The Beginning of Biases
Attitudes about female behavior start from the moment a baby is swaddled in pink. Girls experience these gender stereotypes to varying degrees throughout their childhood and they become fully institutionalized in our education system. As soon as a girl starts school, she encounters subtle (and sometimes blatant) messages about her academic abilities and future potential. Students of color and those from low-income families face additional biases that limit their opportunity.
Even in the elementary school years, girls face barriers that ultimately hinder their achievement, particularly in math and science. These barriers are reinforced throughout middle and high school. As a result, when they enter college, women gravitate toward college majors that prepare them for lower-paying fields, and away from the STEM fields that lead to higher paying jobs. And although women have surpassed men in earning degrees, research shows that women are disproportionally represented in 6 of the 10 lowest-paying college majors, while 9 of the 10 highest-paying majors (all in the STEM fields) are dominated by men.
What’s more, female students face sexual discrimination, harassment and assault. A 2011 AAUW survey found 56% of female students experienced sexual harassment. This contributes to higher rates of mental health issues among girls, who are more likely than boys to be depressed or anxious about school performance, appearance, behavior and social interactions.
Addressing educational inequality requires an intersectional approach: understanding how discrimination based on race, gender, class, orientation and ability compounds to create additional barriers for many students. A majority of U.S. schools are highly divided by income and race – anchored in a long history of racism, discrimination and segregating school and housing policies. And studies show students in higher-income areas generally have access to higher-quality, better-funded educations.
Teaching for Tomorrow
To ensure a future of equal opportunity — and equal rewards — in the workforce, we need to start with our educational system. It is critical to remove gender-based barriers that keep not only girls but all students from pursuing their dreams and reaching their potential. Schools must teach with an eye toward tomorrow’s economy: The fastest growing, most well-paid sectors require technology, math and science expertise that many students — especially female students and students of color — are not getting. The education system also needs to support the demand for soft skills, such as problem solving, self-directed learning, communication, collaboration and creativity.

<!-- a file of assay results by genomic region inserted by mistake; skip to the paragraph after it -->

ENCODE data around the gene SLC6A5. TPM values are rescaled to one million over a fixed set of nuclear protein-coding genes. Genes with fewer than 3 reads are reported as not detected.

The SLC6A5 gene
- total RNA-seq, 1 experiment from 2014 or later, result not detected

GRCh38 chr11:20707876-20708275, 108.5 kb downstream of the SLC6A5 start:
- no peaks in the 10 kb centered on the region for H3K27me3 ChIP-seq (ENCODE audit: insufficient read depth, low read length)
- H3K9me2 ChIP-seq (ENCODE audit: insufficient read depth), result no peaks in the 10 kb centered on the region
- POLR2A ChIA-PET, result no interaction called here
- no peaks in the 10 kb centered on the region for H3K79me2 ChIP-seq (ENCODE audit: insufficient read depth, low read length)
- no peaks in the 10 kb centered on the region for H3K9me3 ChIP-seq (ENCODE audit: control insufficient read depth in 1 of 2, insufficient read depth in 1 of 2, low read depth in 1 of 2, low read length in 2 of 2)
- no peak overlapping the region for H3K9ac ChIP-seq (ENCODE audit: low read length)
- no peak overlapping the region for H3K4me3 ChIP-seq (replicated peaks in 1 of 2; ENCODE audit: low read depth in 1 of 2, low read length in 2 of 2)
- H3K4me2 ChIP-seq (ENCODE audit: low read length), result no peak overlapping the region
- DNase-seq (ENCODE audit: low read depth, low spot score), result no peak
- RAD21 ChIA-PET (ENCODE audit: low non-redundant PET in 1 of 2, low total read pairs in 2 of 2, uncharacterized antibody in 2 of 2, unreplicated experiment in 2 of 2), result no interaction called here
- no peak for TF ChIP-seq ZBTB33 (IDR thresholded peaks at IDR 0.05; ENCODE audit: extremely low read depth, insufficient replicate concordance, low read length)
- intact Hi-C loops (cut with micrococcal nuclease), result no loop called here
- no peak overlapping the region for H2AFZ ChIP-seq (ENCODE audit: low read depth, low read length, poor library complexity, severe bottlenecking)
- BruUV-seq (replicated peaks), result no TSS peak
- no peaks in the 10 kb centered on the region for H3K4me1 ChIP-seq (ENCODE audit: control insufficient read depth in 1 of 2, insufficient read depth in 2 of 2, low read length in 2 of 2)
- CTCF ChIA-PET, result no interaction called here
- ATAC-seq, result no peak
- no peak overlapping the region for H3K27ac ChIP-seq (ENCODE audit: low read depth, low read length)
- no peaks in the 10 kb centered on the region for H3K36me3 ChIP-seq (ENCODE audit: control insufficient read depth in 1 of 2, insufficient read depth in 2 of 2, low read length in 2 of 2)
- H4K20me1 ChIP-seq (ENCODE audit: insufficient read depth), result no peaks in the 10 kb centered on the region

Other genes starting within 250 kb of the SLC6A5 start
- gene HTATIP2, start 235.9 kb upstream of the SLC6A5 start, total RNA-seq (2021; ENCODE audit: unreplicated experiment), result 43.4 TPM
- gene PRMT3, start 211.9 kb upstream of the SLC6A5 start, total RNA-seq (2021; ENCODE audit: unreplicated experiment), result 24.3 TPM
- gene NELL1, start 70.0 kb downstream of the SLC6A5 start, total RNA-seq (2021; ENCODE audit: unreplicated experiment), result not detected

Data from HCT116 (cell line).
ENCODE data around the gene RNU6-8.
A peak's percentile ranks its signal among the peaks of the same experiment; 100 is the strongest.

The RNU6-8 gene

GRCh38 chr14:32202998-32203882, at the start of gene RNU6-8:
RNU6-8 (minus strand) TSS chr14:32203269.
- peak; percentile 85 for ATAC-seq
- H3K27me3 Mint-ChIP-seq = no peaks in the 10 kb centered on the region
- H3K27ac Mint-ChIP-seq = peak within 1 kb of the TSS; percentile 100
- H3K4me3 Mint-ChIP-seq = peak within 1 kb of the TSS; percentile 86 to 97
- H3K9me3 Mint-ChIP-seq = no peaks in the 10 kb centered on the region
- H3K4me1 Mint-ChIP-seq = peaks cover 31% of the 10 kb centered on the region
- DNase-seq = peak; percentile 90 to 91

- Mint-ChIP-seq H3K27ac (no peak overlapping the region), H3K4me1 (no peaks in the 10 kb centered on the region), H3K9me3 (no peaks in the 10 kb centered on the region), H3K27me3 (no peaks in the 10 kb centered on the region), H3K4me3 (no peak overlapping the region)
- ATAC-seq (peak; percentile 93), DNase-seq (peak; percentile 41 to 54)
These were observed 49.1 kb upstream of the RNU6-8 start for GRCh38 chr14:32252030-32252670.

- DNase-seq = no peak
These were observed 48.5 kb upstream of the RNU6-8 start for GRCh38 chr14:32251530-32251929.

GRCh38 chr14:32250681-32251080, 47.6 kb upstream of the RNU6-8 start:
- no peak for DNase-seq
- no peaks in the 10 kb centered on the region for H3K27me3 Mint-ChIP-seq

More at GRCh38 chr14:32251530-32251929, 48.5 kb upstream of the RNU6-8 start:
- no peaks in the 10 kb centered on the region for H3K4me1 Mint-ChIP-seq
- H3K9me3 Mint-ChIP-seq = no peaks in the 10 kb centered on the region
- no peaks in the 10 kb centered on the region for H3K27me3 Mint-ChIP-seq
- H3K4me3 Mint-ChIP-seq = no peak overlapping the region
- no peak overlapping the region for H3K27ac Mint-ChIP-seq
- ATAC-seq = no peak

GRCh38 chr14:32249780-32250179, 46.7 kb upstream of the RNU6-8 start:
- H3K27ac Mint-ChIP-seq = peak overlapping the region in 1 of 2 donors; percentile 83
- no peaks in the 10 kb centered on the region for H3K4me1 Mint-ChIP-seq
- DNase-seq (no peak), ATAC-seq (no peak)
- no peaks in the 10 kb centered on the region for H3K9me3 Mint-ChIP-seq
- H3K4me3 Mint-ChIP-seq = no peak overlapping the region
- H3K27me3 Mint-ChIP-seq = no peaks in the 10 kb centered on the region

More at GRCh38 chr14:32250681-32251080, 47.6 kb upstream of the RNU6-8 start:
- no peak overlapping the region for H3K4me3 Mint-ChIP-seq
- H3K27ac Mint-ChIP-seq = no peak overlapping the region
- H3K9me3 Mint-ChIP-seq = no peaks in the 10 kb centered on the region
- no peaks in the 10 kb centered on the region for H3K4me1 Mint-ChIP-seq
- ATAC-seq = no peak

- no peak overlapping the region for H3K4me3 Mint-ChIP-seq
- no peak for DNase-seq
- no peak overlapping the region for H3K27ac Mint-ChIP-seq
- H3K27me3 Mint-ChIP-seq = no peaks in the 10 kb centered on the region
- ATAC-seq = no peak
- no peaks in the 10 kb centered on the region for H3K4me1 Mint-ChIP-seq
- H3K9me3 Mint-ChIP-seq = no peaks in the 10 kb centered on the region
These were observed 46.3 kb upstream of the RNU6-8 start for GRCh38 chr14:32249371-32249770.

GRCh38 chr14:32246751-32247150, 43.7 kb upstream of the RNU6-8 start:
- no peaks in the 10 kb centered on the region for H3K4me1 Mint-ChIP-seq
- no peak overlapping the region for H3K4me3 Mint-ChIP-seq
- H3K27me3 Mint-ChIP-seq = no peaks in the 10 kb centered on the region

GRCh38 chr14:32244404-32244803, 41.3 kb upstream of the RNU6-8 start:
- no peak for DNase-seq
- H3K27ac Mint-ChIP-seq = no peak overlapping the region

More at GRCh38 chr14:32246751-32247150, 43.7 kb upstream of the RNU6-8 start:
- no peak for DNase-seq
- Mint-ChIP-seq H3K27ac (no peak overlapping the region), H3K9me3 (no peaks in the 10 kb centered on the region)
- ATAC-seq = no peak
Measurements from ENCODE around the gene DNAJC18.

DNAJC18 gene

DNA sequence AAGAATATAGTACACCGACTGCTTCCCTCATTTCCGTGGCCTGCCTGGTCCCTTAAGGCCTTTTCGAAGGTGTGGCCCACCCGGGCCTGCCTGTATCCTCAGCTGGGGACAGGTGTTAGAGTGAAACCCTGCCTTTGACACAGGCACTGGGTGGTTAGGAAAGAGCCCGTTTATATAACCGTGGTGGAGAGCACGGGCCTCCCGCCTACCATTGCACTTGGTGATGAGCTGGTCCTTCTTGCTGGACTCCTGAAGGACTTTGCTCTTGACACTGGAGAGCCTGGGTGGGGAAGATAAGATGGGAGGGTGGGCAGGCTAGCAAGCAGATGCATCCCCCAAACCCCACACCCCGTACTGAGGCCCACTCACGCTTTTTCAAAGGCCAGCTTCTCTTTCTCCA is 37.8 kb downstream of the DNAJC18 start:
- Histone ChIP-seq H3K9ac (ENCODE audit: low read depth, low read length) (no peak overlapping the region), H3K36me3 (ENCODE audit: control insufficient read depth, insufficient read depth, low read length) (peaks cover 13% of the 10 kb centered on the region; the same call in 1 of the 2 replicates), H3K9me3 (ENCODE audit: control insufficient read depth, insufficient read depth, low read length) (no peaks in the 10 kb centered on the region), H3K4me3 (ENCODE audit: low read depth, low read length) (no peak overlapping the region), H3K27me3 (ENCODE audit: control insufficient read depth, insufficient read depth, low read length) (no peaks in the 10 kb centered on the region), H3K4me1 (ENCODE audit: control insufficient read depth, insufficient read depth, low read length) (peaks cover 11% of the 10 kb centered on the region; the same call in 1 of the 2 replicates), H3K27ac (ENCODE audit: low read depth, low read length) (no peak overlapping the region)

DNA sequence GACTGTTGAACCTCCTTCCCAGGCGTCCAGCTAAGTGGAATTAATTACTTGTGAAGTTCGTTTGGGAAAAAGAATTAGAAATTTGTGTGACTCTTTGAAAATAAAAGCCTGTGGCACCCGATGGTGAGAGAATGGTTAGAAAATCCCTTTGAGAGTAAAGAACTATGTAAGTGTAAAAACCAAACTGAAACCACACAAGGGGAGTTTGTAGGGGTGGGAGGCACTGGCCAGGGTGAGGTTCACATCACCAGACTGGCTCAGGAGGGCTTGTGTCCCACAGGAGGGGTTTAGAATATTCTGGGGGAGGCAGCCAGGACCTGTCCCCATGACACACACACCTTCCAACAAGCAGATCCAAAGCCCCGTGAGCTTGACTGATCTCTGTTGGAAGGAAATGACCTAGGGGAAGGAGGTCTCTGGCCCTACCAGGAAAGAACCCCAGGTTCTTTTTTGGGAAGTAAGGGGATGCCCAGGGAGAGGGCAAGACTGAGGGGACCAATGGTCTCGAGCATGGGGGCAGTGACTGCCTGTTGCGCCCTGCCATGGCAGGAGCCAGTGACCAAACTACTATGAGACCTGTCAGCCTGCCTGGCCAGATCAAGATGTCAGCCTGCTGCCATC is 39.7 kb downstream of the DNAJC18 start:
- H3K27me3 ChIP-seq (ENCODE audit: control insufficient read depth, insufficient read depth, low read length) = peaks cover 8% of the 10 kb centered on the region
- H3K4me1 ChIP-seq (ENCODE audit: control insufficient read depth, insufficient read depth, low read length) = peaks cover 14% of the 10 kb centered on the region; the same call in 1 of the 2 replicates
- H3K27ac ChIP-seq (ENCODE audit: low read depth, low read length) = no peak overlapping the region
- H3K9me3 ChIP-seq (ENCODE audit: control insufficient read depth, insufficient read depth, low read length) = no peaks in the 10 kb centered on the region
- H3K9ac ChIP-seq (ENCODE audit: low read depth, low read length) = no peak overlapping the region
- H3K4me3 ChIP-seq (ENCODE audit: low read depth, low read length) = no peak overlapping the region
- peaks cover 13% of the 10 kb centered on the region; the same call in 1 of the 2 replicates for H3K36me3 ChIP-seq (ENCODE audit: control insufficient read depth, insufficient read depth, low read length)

The gender pay gap — and the lack of women in leadership roles — are not problems that suddenly surface when women enter the workforce. The roots of the problem run deep and correcting it entails understanding the barriers and biases that begin and persist in our educational system.
With relatively so few women succeeding in math and science careers, girls have fewer role models to inspire their interest in these fields. Get the facts on how girls and women are held back from pursuing STEM careers.
Women hold nearly two-thirds of the outstanding student debt in the U.S. — close to $929 billion. When compounded by interest and the gender pay gap, this is an incredible threat to women’s economic security long past graduation day. Get the facts.
Where We Stand: Education & Title IX
AAUW supports a strong system of public education that promotes gender fairness, equity, and diversity, including vigorous enforcement of Title IX. Learn more about the specific policy measures we advocate for.
Know Your Rights on Campus
The rights of students, faculty and staff are protected by law, yet many campuses fail to safeguard against gender discrimination, harassment and assault. Use AAUW’s Legal Advocacy Fund resources to make sure you know your rights.
Education Gives Women Dignity
Education is everything. Education empowers. Education gives us dignity. Education liberates the girl child.
There are lots of ways to get involved with AAUW’s work to advance gender equity. Together, we can make a difference in the lives of women and girls.
Sign up to get timely action alerts
If you prefer, text “AAUW” to 21333 to get AAUW action alerts via text.